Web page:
Based on a 1965 crime spree that’s national legend in Argentina, Burnt Money is nonetheless as American as a pistol in the pantry. Marcelo Piñeyro’s film borrows Swoon‘s ill-matched, codependent pair of famous gay outlaws and tucks them into hothouse hideaways out of Reservoir Dogs, where the recirculated air grows oppressive with heat, boredom, and frustrated desire.
Brooding, mentally unstable Angel (Eduardo Noriega) and wry Nene (Leonardo Sbaraglia) hook up for a quickie in a Buenos Aires washroom and remain inseparable thereafter (the press later dubs them “the Twins”)—though the admonishing voices thronging Angel’s head issue prohibitions against much physical contact. The audience may be able to empathize with Angel’s plight, since the film itself is caked with voice-over directives—we’re actually told, for instance, what Angel and Nene look like at the very moment they’re in celestially lit close-up. Whereas Swoon‘s chilly, expressionist high glamour froze into existentialist horror (the shellac-gel in Leopold and Loeb’s hair glinting like a knife’s edge), Burnt Money arranges a triumphant martyrdom for its bad boys—a redemptive blaze of glory, dozens of faceless corpses notwithstanding.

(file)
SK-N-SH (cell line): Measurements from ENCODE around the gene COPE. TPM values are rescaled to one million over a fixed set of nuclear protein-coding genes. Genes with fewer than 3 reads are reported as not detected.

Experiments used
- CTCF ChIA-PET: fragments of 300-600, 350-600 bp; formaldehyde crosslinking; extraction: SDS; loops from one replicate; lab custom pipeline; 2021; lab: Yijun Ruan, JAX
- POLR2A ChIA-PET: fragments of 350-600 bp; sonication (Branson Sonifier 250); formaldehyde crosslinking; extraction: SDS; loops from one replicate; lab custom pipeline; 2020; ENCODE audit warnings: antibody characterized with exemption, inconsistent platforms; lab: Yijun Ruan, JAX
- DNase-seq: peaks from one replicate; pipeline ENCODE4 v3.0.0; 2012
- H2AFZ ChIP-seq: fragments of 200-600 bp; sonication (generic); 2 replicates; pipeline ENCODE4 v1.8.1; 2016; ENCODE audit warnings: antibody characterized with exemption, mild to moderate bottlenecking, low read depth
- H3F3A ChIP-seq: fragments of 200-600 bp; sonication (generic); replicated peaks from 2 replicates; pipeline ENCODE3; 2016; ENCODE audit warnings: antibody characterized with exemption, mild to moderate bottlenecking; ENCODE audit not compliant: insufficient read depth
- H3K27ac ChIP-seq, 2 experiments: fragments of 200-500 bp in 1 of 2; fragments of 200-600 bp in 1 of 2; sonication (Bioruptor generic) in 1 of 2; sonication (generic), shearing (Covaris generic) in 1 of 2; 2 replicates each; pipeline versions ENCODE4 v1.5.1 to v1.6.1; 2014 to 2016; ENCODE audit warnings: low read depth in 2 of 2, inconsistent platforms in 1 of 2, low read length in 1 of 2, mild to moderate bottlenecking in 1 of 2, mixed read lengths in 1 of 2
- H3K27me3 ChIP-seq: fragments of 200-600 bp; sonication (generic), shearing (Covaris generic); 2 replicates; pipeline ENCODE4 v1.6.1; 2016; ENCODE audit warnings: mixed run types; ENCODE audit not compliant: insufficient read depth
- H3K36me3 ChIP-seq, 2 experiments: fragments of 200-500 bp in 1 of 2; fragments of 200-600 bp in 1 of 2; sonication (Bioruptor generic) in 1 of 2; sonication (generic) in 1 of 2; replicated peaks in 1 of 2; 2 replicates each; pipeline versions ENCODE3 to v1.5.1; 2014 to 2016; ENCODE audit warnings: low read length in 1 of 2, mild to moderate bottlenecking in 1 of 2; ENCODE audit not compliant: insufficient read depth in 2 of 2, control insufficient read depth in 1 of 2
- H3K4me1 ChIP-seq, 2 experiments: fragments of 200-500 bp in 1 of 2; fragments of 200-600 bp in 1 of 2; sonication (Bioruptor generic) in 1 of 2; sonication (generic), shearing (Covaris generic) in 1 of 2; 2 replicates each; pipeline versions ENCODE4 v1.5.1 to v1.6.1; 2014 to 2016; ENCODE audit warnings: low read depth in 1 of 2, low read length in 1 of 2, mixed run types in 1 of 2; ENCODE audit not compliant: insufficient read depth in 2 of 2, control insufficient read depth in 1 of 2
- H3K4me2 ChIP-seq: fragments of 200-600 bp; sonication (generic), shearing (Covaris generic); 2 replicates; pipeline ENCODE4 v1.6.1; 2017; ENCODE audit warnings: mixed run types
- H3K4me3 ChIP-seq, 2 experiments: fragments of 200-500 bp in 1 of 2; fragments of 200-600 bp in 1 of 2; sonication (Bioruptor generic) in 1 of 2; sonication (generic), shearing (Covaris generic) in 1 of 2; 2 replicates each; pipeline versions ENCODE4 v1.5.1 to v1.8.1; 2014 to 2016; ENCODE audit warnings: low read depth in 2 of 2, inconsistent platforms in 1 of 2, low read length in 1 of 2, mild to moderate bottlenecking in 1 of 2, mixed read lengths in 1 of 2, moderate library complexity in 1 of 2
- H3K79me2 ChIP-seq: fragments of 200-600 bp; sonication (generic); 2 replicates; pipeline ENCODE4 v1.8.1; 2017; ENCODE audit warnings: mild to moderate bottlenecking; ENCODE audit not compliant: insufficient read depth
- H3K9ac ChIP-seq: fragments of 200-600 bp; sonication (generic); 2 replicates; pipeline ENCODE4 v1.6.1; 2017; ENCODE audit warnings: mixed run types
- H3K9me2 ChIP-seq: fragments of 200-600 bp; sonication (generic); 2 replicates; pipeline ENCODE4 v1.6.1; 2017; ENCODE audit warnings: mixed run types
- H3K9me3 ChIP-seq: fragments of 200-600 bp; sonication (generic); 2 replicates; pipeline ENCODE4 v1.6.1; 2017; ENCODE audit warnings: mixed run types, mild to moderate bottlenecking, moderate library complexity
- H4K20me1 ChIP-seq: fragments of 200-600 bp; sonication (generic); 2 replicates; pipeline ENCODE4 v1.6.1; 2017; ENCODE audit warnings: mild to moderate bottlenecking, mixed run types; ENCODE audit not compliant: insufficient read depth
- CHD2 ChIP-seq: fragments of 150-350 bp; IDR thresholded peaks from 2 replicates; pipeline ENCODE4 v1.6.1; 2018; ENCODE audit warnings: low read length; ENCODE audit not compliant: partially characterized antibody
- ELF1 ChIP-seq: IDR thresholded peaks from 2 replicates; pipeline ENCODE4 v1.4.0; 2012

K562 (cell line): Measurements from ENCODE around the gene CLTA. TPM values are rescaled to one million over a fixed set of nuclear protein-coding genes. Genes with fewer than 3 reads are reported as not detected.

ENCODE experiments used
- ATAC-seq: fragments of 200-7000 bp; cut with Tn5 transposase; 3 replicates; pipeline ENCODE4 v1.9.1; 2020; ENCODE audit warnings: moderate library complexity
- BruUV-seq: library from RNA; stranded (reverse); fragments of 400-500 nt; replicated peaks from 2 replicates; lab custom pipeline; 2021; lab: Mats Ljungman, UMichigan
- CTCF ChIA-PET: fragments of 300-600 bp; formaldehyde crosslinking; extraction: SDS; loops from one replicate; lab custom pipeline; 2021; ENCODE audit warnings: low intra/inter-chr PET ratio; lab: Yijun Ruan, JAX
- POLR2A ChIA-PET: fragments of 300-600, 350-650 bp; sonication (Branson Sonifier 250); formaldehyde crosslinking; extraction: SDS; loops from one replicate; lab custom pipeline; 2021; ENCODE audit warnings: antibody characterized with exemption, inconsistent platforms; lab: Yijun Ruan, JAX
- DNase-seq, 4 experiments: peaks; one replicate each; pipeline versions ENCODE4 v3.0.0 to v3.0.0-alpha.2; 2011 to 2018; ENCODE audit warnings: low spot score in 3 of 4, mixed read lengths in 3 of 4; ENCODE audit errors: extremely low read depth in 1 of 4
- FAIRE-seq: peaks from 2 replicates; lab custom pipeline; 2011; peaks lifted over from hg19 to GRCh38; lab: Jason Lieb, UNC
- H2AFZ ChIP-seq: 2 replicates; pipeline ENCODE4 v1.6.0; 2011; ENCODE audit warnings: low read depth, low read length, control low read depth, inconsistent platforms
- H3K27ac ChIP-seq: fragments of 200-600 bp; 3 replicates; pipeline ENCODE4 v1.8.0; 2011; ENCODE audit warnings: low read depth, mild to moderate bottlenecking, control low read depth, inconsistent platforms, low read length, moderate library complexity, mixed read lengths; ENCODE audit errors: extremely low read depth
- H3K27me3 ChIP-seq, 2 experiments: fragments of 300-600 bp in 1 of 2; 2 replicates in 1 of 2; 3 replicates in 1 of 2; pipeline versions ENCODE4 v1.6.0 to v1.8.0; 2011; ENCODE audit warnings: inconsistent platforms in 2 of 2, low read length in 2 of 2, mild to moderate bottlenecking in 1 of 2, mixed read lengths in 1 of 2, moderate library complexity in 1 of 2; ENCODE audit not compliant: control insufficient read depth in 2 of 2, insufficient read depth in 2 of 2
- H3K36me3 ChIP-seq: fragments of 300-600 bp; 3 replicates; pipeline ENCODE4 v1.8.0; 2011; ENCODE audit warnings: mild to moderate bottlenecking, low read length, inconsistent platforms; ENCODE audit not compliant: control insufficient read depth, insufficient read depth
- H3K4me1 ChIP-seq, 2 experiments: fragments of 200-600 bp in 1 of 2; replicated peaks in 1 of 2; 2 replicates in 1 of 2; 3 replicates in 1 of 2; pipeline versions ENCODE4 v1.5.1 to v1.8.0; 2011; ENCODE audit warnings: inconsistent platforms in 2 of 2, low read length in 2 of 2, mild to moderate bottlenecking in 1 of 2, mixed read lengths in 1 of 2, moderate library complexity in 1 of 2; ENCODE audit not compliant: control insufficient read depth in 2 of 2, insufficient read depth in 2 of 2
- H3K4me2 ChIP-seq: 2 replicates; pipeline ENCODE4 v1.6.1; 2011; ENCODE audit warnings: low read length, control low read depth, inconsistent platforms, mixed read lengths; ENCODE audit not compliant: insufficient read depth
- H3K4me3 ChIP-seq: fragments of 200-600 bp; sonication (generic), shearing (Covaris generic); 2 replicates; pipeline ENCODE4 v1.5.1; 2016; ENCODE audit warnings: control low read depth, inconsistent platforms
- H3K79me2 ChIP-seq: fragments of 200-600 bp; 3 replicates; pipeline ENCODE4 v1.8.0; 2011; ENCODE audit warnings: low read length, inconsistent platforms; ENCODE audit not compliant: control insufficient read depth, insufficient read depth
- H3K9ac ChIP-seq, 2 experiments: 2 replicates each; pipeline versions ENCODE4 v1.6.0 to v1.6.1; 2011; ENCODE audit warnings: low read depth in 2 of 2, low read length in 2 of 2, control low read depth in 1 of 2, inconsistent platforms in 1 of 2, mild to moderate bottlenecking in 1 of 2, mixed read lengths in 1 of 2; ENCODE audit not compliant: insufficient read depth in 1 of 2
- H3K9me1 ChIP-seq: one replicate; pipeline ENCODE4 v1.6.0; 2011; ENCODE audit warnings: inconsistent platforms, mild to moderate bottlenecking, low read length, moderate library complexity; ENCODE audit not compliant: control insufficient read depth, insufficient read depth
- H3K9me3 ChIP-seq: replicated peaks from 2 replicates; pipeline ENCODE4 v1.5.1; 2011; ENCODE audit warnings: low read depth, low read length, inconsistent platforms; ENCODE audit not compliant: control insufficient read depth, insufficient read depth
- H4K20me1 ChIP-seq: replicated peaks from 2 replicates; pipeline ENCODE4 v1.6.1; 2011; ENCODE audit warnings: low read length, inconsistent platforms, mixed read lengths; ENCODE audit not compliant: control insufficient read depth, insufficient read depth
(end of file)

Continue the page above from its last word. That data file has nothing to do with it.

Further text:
Mother of all domestic martyrs, the protagonist in Penny Marshall’s Riding in Cars With Boys never hesitates to explain to the son she bore at age 15 that he ruined her life. Years of 3 a.m. feedings and squalling tantrums weren’t even necessary to draw the conclusion. Tough broad Bev (Drew Barrymore) actually pushes her newborn away when a nurse tells her the bairn isn’t the girl she’d hoped for. Based on Beverly Donofrio’s memoir, Marshall’s halting sob story strains for cry-till-you-laugh dark comedy: Vaguely sociopathic Bev dances clumsily for little Jason to distract him from his screaming father (Steve Zahn), who’s locked in the bedroom battling heroin withdrawal; acid-addled Bev chats tearily about how she’s not sure that she loves Jason, who then nearly drowns in the neighbor’s pool. That’s family! Meant as an edifying trip through the school of hard knocks, Riding in Cars With Boys mistakes self-pitying embitterment for carry-on endurance, and manages to have its causality both ways: You can, in fact, blame everything on your parents, but hey, they did the best they could.
As irrepressibly guileless as Bev is undauntedly irascible, Jabberwocky‘s Dennis Cooper (no relation to the author of Frisk) is so nice he offers his dying father his cap to puke in while Pop is in the midst of disowning him. Bereft of family and unrequited of love (scorned by his obese dreamgirl, Griselda Fishfinger) in grimiest medieval England, Dennis (everyone’s favorite Python, Michael Palin) journeys from his tiny village to the Big City to prove his good name, encountering hunger, filth, dismemberments, constipated guards, and a mysterious beast ravaging the countryside—the monster’s victims include director Terry Gilliam and yet another Monty conspirator, Terry Jones. The cinematography in Jabberwocky (first released in 1977 and now at Film Forum in a new print) is at times incongruously lovely—dusty beams of sunshine alighting on the slithy toves—but the film itself is thinly conceived, except in the area of bodily misfunction. It plays like the murky B side to the immortal Gilliam-Jones epic Monty Python and the Holy Grail.
This article from the Village Voice Archive was posted on October 16, 2001